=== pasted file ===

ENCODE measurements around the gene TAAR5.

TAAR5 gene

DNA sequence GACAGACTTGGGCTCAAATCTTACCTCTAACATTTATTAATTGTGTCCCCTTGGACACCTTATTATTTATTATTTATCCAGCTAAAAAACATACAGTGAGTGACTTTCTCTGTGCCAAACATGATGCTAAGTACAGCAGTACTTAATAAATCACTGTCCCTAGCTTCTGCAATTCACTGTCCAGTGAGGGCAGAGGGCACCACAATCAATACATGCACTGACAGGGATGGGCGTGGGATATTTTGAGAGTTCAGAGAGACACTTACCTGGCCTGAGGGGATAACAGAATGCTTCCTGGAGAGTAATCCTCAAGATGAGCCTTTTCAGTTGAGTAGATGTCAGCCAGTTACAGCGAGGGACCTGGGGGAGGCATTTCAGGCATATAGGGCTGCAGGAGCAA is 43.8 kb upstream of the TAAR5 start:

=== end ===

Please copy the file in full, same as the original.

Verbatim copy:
ENCODE measurements around the gene TAAR5.

TAAR5 gene

DNA sequence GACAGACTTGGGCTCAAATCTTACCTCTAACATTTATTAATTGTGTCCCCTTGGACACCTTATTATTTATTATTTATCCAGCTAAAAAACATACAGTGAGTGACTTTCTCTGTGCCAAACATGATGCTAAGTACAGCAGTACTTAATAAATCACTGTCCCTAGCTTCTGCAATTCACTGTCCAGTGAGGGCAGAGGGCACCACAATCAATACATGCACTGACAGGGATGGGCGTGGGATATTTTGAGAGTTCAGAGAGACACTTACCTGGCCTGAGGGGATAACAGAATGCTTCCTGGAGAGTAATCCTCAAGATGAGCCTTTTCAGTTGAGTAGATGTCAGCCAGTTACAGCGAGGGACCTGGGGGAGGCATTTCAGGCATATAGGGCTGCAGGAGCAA is 43.8 kb upstream of the TAAR5 start: